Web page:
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Up to Our Eyeballs in Deep Learning Processors

This blog post was originally published in the late June 2017 edition of BDTI's InsideDSP newsletter. It is reprinted here with the permission of BDTI.

At the recent Embedded Vision Summit, I was struck by the number of companies talking up their new processors for deep neural network applications. Whether they’re sold as chips, modules, systems, or IP cores, by my count there are roughly 50 companies offering processors for deep learning applications. That’s a staggering figure, considering that there were none just a few years ago.

Even NVIDIA, which has enjoyed wide adoption of its GPUs for deep learning applications, introduced a specialized deep learning engine last month. And, not content with just one deep learning processor, several suppliers offer multiple deep learning architectures – some emphasizing high performance, others targeting low power consumption, extra flexibility, or lower cost.

Is this a brief passing fad, or something more important? It’s the start of something big.

What we’re seeing today are the early – messy – stages of a fundamental shift in computing. Yes, we’ll still have CPUs running databases and GPUs rendering graphics. But, increasingly, the most important compute tasks will utilize artificial neural network algorithms.

With billions of sensors deployed each year, we’re awash in data, but short on insights. Over the past 50 years, important machine perception problems like speech recognition and image classification have attracted thousands of man-years of research by some of the best minds on the planet. Researchers made slow, steady progress on these problems by creating extremely specialized, complex algorithms, and eventually began to field practical solutions. More recently, deep learning algorithms have been applied to these applications, often yielding shockingly good results.

Another surprising thing about deep learning algorithms is that rather than developing highly specialized algorithms for each task, a fairly small set of algorithms can solve a wide range of problems. With traditional, highly specialized algorithms, only a few of the most important problems (like speech recognition) could be addressed, because the process was so labor-intensive. Deep learning algorithms offer the possibility of creating solutions with much less engineering effort, enabling people to solve niche problems that previously couldn’t justify the investment required for a one-off solution. (A great example of this is Jacques Mattheij’s LEGO-sorting machine.)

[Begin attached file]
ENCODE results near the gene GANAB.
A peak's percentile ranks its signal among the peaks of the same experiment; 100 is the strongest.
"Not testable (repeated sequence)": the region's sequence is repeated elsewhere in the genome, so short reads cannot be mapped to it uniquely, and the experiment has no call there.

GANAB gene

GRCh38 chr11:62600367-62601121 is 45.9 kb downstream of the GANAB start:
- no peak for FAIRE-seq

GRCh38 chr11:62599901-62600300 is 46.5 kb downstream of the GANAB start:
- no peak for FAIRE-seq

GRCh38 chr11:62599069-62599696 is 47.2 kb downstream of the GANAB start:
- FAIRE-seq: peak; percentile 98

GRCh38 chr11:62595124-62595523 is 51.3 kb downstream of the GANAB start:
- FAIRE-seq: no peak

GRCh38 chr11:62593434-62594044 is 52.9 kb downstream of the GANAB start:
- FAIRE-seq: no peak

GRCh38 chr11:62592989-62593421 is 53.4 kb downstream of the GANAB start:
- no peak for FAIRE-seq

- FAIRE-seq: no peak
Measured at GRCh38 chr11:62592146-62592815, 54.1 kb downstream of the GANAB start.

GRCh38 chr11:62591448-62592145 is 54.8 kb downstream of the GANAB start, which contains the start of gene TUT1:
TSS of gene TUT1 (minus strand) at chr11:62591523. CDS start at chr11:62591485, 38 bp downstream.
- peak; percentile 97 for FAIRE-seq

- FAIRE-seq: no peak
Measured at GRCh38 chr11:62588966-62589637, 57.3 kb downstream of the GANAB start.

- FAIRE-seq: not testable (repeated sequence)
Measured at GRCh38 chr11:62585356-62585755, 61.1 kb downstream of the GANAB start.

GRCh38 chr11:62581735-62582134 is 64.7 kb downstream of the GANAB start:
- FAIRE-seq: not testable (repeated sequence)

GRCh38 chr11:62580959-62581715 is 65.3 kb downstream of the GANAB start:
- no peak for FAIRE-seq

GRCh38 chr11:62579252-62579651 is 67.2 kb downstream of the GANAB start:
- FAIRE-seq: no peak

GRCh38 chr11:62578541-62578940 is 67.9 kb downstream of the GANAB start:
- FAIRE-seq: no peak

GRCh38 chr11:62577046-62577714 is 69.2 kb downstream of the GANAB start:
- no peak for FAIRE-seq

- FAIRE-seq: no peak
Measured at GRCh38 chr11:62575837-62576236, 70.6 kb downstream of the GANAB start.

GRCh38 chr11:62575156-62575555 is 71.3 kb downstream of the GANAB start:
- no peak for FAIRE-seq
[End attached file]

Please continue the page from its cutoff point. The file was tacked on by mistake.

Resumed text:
So, in summary, deep neural networks are outperforming painstakingly honed classical techniques on “grand challenge” problems like image classification and speech recognition, and are enabling viable solutions for thousands of other problems that don’t merit huge investments in algorithm development. As a result, we should expect deep learning to be deployed everywhere: In home assistants like the Amazon Echo, in cars for safety and user interface enhancements, in mobile phones for improved photography, and of course in video cameras for security, retail analytics, energy management, and more.

Will all of these deep learning applications require new, specialized processors? No; those with modest processing demands (such as those processing occasional still images rather than video streams), and those with generous cost and power consumption budgets will get by just fine with existing types of general-purpose processors.

But for the many deep learning applications that combine high processing demands with significant cost or power constraints, specialized processors are a no-brainer. Over decades, processor designers have found that for demanding, parallelizable workloads, specialized processors easily gain an order of magnitude advantage in cost- and energy-efficiency over general-purpose processors. The initial generations of deep learning processors bear this out.

So, there really is a huge opportunity here. Actually there are two huge sets of opportunities: First, by using specialized processors, system developers will be able to deploy machine perception in places where it otherwise wouldn’t fit, bringing powerful new perception capabilities to many types of devices. Second, processor suppliers will find many homes for specialized deep learning processors.

Does this mean that the market can support 50 suppliers of specialized deep learning processors? No. We’re in an initial phase of experimentation and innovation, which will inevitably be followed by a winnowing and consolidation, just as we’ve seen before in other processor categories such as CPUs. However, the winners of this round of processor competition won’t necessarily be the same as the winners of earlier rounds. Deep learning is quite different from other types of workloads, and as a result, many of the legacy advantages of established processor vendors, such as computability and widespread programmer familiarity, don’t count for much. (Of course, other advantages of legacy suppliers, such as customer relationships, still apply.)

Regardless of which processor suppliers prevail, system designers and their customers will reap big rewards of systems that are safer, more autonomous, easier to use and more capable.

If you’re developing vision algorithms or applications, check out the new full-day, hands-on training class, “Deep Learning for Computer Vision with TensorFlow,” presented by the Embedded Vision Alliance in Santa Clara, California on July 13th, and in Hamburg, Germany on September 7th. For details, visit the event web page.

Jeff Bier
Co-Founder and President, BDTI
Founder, Embedded Vision Alliance